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Jeffrey Wood

Jeffrey Wood

Professor

Music

  • Contact

  • woodj@apsu.edu
  • 931-221-7819
  • Music Mass Comm Bldg Room MMC 313
“I want my students to come out of Austin Peay inspired by the extraordinary magic that music can bring into theirs and other people’s lives.” Dr. Wood on what he looks forward to in his interactions with students
  • Ph.D. in Composition, State University of New York at Stony Brook.
  • Master of Arts in Composition, State University of New York at Stony Brook.
  • Master of Music in Piano Performance, State University of New York at Stony Brook.
  • Bachelor of Music in Piano Performance, Oberlin College Conservatory of Music.

Wood’s music has received numerous composition awards including awards from Broadcast Music, Inc., ASCAP, and the David S. Bates Memorial Prize. He was the highest prizewinner in the Stroud Festival International Composition Competition in Great Britain, the only American so cited, for his brass quintet In Memoriam Magistri. The work was subsequently performed by the legendary Philip Jones Brass Quintet. For his Sonata for Violoncello and Piano, commissioned by the Music Teacher’s National Association, Wood was named MTNA Distinguished Composer of the Year. Wood has received commissions from the Governor’s School for the Arts in Tennessee, National Musical Arts, Washington, D.C., the Quintet of the Americas, and the Center for the Creative Arts at Austin Peay State University.

Wood has written a substantial amount of vocal music, including six song cycles: MCMXIV, Kriegeslieder, Till Time and Times are Done (which was given its New York première by soprano Marcella Calabi and tenor Paul Sperry in Merkin Hall in New York City), Night (recently featured in concerts by baritone Andrew Garland), Ne reprenez si j’ay aymé, and most recently Different Bodies. A chamber opera entitled Diaries: a Parable for Voices, based on the testimonies of women who served as nurses during World War I, was given a fully staged première in 1996, and he has recently completed a second opera, Bartleby, the Scrivener, based on the short story by Herman Melville. Other works include an oratorio Lamentationes Ieremiæ Prophetæ, based on the biblical text and poetry of the Holocaust, which was first performed by the APSU Chamber Singers and the Nashville Chamber Orchestra. This work was subsequently nominated for the Pulitzer Prize. Most recently, the performance by the Gateway Chamber Orchestra of Wood’s Different Bodies, a song cycle for voice and orchestra, was voted “Best Classical Première” by Nashville Scene in 2016.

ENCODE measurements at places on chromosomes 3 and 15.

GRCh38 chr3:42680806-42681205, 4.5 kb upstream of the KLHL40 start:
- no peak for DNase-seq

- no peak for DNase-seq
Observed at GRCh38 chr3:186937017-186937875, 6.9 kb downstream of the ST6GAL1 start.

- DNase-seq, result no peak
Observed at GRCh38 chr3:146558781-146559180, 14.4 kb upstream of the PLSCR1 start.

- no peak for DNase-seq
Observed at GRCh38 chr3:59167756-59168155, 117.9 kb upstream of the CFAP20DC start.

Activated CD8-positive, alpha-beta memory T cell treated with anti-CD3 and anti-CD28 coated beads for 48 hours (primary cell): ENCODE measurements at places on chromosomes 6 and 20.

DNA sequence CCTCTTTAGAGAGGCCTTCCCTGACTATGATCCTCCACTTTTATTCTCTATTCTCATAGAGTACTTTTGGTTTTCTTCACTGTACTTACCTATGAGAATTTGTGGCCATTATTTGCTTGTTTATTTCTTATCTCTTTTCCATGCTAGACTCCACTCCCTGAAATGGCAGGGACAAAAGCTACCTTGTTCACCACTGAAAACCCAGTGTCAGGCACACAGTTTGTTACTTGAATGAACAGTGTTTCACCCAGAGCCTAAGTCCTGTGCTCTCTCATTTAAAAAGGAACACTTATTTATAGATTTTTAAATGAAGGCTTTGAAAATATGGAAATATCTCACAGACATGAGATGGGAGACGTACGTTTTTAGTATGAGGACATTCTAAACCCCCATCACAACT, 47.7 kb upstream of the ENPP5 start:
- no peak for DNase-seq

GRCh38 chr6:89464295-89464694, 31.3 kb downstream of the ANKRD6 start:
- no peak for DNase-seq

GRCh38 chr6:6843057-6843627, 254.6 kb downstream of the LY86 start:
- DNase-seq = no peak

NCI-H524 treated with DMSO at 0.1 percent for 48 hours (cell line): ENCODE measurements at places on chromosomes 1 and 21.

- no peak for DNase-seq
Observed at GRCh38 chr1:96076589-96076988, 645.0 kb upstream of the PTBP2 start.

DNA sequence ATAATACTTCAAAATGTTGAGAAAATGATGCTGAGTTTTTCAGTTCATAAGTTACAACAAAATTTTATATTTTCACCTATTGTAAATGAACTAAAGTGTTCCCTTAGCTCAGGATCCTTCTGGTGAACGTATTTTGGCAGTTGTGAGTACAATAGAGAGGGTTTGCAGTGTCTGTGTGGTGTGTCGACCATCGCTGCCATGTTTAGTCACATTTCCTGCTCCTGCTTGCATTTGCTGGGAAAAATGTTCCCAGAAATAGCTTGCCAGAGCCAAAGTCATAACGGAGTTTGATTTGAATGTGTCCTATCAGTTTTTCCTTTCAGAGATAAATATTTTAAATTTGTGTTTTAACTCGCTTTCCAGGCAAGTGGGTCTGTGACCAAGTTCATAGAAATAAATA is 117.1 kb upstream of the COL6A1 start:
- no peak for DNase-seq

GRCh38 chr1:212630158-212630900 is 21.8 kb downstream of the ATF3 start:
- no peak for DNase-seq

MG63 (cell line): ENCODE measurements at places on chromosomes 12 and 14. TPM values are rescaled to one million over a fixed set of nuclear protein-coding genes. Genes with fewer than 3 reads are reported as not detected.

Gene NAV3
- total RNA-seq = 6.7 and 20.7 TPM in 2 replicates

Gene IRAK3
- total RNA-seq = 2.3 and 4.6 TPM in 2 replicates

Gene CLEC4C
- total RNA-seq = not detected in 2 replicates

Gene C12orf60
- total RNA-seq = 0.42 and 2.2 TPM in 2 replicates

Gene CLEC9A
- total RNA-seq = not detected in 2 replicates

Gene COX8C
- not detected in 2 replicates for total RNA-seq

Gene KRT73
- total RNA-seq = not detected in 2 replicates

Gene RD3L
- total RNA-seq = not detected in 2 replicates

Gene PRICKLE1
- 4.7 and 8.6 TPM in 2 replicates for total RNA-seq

Wood was named a winner in the Young American’s Art Song Competition, which resulted in the inclusion of his song “The Rear-Guard” from his cycle MCMXIV in The Art Song Collection, published by G. Schirmer/Associated Music Publishers. A work for solo guitar, The Habit of Grief, was awarded second prize in the Guitar Foundation of America Set-Piece Competition. His Every Night and Every Morn for tenor and piano, written on a commission from Ohio State University, was a finalist in the National Association of Teachers of Singing (NATS) competition and was also the subject of a doctoral paper by Dr. Gregory Rike, Every Night and Every Morn: A Performance Study of the Song Cycle by Jeffrey Wood from the Poetry of William Blake. Most recently, Wood’s Four Deadly Serious Songs and Night have been performed by baritone Andrew Garland in a series of concerts throughout the country. Many of Wood’s vocal works are available through Classical Vocal Reprints, www.classicalvocalrep.com.

Wood has held the Individual Artist Fellowship in Composition awarded by the Tennessee Arts Commission and the Joan Harrell Schaeffer Foundation. Twice nominated for the Distinguished Professor Award, Wood was awarded the Richard M. Hawkins Award for scholarship and creativity.